Home' Asian Aviation : AAV March 2011. Contents Air China took delivery on 1 February of its first Boeing 737-800 to be fitted with
the manufacturer's new Boeing Sky Interior, making the carrier the first in China to
operate an aircraft with the redesigned cabin.
According to the manufacturer, the Boeing Sky Interior offers passengers "an
enhanced on-board experience" with larger stowage bins and sculpted sidewalls, a
lighting system based on light-emitting diodes (LEDs), with cove lighting and curved
architecture and more intuitive passenger service panels.
The new interior is the latest in a series of improvements Boeing is making to
its single-aisle Next-Generation 737 range. Next to come will be a package of
performance improvements that will cut fuel consumption and carbon emissions by
2 percent -- making the aircraft a full 7 percent more efficient than the first Next-
Generation 737s delivered, according to Boeing.
The performance improvements to the airframe and engine are now in certification
testing, and will be phased into production between mid-2011 and early 2012.
To date, Boeing has gathered 1,689 orders for aircraft with the new interior, from
60 customers around the world. -- Andrzej Jeziorski
Thai low-cost carrier (LCC) Nok Air posted a
profit of 618 million baht (US$22.4 million) for
the business year ended 31 December, a jump
of 84 percent from the previous year.
Revenue from the carrier's passenger business
increased 37 percent to 3.97 billion baht. The
results marked the airline's best performance
since it started operations in 2004.
The Bangkok-based, domestic LCC has
gradually been turning its business around,
after a major restructuring in June 2008 aimed
at stemming losses from the travel demand
slump that resulted from the global economic
Nok Air Chief Executive Officer Patee Sarasin
says the carrier sees passenger revenues
increasing by about 35 percent in 2011,
although profit will probably fall due to rising oil
The airline plans to lease seven Boeing 737-
800 single-aisle jetliners and four ATR 72-500
turboprops over the next three years. It currently
operates a fleet of 10 737-400s, six of which
are leased from shareholder Thai Airways
International, alongside two ATR 72-500s, also
leased from the national carrier.
These leased aircraft will be returned to Thai
Airways when Nok Air takes delivery of the last
of the new 737-800s and ATR 72s in late 2013.
Nok Air's network covers 20 destinations.
In a separate development, Krung Thai Bank
-- which holds a 10 percent stake in Nok Air --
has turned down Thai Airways' offer to acquire
its stake for 150 million baht, 20 million baht
more than previously offered. A bank official in
Bangkok says the offer price remains too low.
"The bank will consider offloading the stake
should there be a better offer," the official adds.
Thai Airways owns 39 percent of Nok Air,
with 10 percent stakes held by Krung Thai, the
Government Pension Fund, Dhipaya Insurance
and private investors. CPB Equity owns a further
6 percent, while Siam Commercial Bank,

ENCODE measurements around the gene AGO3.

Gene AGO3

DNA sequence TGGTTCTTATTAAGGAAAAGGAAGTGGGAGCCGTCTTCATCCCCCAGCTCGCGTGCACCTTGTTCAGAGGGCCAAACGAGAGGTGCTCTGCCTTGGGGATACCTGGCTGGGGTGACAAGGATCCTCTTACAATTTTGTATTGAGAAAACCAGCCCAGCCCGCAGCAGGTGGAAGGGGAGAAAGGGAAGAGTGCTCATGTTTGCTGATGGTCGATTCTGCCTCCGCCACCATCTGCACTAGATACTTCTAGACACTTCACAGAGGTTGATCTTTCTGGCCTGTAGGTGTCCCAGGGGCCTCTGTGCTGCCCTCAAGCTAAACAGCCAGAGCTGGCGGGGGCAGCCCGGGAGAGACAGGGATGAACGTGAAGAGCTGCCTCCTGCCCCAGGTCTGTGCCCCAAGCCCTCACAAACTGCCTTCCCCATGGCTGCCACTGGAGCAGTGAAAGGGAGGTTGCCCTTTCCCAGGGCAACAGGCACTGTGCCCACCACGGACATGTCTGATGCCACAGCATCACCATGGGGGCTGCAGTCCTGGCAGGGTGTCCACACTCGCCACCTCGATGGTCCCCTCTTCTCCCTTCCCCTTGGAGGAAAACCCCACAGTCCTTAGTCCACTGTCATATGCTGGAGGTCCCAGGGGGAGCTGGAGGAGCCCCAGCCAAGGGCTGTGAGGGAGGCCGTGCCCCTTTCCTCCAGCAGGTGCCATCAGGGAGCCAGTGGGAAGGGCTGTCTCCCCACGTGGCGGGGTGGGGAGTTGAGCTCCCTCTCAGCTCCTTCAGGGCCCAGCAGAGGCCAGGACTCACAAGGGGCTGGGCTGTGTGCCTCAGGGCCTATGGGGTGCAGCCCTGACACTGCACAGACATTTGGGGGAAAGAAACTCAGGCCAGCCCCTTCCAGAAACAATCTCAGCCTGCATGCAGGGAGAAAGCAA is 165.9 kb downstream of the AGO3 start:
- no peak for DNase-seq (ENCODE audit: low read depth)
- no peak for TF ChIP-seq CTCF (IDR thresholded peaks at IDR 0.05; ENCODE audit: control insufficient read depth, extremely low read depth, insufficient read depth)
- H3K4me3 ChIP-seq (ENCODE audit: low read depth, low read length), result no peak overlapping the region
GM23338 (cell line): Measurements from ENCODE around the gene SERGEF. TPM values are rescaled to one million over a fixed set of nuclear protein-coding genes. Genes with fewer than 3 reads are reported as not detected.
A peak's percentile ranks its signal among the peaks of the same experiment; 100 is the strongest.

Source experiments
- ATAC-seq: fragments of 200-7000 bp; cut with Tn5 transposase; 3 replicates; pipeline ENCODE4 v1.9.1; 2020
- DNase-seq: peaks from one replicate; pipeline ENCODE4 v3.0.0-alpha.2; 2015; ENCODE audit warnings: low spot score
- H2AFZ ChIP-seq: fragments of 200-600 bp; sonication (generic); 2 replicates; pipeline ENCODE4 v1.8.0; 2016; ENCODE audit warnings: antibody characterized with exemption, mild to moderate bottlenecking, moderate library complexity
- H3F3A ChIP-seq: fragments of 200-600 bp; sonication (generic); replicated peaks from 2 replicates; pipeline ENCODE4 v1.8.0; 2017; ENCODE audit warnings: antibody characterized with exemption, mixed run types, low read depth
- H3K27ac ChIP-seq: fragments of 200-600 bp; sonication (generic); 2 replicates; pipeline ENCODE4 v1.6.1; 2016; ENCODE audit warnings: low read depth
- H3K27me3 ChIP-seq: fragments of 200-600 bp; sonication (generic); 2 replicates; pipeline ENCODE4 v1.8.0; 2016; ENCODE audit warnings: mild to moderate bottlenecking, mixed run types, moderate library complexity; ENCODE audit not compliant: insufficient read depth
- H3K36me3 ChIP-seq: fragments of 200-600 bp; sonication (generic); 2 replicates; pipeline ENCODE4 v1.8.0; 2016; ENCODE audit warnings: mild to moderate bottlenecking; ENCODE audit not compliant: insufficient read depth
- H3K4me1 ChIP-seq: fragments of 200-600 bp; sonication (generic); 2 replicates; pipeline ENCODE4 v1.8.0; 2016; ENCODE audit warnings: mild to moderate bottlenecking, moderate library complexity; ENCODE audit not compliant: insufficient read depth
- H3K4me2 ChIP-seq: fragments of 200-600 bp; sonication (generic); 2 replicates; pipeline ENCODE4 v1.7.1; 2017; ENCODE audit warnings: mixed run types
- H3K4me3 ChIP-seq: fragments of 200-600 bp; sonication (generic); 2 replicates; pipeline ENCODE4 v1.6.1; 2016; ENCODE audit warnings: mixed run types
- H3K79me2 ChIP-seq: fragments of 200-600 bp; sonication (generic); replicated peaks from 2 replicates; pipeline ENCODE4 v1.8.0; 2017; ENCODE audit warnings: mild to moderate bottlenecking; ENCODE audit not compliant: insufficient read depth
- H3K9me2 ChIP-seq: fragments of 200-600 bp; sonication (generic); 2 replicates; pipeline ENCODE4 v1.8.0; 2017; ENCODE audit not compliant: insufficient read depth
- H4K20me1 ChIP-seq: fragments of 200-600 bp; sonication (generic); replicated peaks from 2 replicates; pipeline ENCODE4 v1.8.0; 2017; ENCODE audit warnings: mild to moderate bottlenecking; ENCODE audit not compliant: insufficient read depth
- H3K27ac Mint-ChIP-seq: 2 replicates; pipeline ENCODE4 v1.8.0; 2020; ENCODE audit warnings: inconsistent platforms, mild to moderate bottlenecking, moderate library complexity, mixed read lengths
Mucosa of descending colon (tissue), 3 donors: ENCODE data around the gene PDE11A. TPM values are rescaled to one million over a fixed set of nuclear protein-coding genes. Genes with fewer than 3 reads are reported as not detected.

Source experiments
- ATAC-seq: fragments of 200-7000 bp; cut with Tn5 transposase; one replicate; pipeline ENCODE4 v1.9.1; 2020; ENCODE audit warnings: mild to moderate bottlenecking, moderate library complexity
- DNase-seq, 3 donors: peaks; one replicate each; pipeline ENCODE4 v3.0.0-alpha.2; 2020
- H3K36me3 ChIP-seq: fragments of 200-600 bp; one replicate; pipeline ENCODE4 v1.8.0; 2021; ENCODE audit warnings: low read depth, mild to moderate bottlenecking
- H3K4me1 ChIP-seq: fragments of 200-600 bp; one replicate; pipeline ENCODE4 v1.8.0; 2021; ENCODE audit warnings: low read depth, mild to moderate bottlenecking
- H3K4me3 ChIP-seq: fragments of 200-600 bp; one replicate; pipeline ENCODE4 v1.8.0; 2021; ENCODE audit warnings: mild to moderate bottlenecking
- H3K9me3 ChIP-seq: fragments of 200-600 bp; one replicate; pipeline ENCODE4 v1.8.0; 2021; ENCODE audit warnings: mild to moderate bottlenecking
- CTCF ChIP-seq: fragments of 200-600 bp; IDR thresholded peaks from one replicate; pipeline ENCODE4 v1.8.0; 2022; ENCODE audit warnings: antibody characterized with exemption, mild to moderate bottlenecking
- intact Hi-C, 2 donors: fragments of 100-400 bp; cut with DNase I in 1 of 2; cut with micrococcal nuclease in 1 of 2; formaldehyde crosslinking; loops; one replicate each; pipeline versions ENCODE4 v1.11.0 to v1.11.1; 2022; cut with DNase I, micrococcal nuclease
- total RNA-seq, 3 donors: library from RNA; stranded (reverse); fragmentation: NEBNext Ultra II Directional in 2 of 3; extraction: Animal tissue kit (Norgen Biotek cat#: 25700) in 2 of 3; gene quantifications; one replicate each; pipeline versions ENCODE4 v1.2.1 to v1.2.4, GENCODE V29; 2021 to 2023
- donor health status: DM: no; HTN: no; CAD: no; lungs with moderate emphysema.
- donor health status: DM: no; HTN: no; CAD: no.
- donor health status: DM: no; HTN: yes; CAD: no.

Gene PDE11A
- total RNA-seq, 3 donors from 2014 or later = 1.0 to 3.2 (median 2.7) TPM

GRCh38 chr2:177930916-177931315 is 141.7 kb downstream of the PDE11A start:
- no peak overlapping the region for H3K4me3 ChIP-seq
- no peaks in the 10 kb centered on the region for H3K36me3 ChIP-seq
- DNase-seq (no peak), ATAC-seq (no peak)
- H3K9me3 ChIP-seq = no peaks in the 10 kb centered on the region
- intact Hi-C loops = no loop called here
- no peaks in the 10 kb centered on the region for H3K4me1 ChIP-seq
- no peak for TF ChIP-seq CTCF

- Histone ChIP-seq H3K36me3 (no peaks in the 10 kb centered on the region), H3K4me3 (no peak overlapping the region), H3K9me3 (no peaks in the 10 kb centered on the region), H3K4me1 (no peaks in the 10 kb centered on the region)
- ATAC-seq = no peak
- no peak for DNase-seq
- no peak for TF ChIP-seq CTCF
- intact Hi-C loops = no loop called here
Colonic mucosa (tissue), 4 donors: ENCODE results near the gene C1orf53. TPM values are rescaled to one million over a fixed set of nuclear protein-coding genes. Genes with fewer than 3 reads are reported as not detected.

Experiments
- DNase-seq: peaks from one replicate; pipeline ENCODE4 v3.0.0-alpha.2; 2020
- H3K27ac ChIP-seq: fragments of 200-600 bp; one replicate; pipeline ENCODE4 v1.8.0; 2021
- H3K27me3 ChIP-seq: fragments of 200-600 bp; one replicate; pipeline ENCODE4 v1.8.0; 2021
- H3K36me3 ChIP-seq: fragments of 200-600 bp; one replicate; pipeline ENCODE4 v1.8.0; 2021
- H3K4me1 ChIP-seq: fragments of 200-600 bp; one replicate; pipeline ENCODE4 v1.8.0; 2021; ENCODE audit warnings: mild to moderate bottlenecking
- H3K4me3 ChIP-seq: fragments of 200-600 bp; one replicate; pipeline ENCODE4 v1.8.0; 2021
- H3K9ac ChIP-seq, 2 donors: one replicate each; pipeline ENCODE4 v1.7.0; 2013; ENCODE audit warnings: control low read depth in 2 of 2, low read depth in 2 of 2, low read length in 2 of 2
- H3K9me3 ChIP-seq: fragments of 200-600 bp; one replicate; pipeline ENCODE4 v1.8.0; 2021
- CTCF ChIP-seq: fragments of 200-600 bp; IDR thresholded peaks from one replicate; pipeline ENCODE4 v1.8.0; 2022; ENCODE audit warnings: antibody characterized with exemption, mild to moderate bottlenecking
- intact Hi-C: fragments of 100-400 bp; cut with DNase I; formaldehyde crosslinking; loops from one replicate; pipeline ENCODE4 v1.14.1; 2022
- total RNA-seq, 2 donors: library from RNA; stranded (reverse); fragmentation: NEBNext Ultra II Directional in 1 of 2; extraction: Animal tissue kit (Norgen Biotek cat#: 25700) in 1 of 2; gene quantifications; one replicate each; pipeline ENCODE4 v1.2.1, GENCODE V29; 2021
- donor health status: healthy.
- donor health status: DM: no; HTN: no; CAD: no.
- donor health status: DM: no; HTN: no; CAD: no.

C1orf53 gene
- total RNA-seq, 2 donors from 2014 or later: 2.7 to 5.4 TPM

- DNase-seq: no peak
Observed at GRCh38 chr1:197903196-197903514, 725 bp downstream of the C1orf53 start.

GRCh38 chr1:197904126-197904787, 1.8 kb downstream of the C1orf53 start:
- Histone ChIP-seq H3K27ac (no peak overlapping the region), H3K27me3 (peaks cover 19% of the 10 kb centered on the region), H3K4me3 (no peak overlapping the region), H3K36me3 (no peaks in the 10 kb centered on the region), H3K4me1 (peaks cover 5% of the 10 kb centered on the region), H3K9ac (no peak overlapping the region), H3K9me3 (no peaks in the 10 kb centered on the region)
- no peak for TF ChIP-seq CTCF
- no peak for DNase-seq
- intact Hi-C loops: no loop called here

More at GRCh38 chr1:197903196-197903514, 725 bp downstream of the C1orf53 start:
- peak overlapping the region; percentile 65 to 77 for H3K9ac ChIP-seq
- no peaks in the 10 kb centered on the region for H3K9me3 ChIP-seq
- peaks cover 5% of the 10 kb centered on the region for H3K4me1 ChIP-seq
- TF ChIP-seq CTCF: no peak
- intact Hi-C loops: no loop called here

Thailand Prosperity Fund and King Power hold 5
percent each. -- William Dennis
Air China takes delivery of first 737 with Boeing Sky Interior
Nok Air records higher profit as travel demand recovers
Debt-riddled Malaysian cargo carrier
Transmile Air has signed an agreement to sell
four MD-11F freighters to Federal Express
(FedEx) for US$69.6 million.
FedEx has already taken delivery of the first
aircraft. The remaining three are expected to
be handed over later this year, after heavy
maintenance checks are completed.
According to an official of Transmile Air
Services (TAS) which owns the carrier, proceeds
from the sale will be used to partially settle the
company's outstanding debt, which stood at
US$176.3 million, as of 30 September 2010.
The four aircraft have been parked at
Sultan Abdul Aziz Shah Airport, 25km outside
Kuala Lumpur, since August 2008. TAS had
previously planned to sell the aircraft in 2008,
but the carrier was stuck with low offers due
to poor market demand for the aircraft, which
are 19 years old.
The sale is expected to expedite the
restructuring of the cargo carrier. The company
was served with a winding-up petition on 4
June 2010, but secured a restraining order
from the Kuala Lumpur High Court and has 90
days from 6 January to reach a consensus with
creditors on debt restructuring.
Transmile Air's financial problems started in
June 2007, after an accounting scandal broke
that left three senior company executives
facing charges of giving misleading financial
statements. Since then, the airline has had
trouble settling its large debt. It also faces
potential de-listing from the main board of
the Kuala Lumpur Stock Exchange.
Transmile, which started operations in
March 1996, is 94.4 percent Malaysian
owned, with the remaining 5.6 per cent is
owned by a foreign private investor.
TAS says it now has a fleet of nine
Boeing 727-200Fs and one 737-300F.
Troubled Transmile Air sells four MD-11F freighters
Air China has become the first Chinese carrier to
operate an aircraft with the new Boeing interior.
14 AsianAviation | MARCH 2011
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